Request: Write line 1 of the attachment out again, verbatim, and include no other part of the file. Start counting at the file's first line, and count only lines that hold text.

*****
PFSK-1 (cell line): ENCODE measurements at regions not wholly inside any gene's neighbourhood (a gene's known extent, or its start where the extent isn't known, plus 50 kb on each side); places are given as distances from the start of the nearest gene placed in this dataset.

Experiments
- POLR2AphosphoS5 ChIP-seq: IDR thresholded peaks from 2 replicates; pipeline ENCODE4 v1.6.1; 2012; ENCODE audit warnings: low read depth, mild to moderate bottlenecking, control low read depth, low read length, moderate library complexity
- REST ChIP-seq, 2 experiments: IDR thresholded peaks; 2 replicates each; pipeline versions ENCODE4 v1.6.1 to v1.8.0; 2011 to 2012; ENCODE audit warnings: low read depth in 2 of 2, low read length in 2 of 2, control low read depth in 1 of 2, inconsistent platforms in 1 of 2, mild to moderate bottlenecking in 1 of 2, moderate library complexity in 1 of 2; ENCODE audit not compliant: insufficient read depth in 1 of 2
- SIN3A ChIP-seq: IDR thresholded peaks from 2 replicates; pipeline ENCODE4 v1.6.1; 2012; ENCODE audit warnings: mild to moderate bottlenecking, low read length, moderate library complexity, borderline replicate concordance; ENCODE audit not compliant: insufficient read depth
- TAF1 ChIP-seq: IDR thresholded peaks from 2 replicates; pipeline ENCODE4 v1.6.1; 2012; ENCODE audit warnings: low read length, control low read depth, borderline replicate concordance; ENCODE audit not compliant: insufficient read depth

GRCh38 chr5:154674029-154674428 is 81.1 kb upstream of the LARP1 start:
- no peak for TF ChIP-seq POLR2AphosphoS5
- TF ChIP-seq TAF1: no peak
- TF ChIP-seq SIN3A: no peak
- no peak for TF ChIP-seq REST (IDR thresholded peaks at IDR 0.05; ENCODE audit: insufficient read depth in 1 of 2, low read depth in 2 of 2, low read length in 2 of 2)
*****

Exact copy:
PFSK-1 (cell line): ENCODE measurements at regions not wholly inside any gene's neighbourhood (a gene's known extent, or its start where the extent isn't known, plus 50 kb on each side); places are given as distances from the start of the nearest gene placed in this dataset.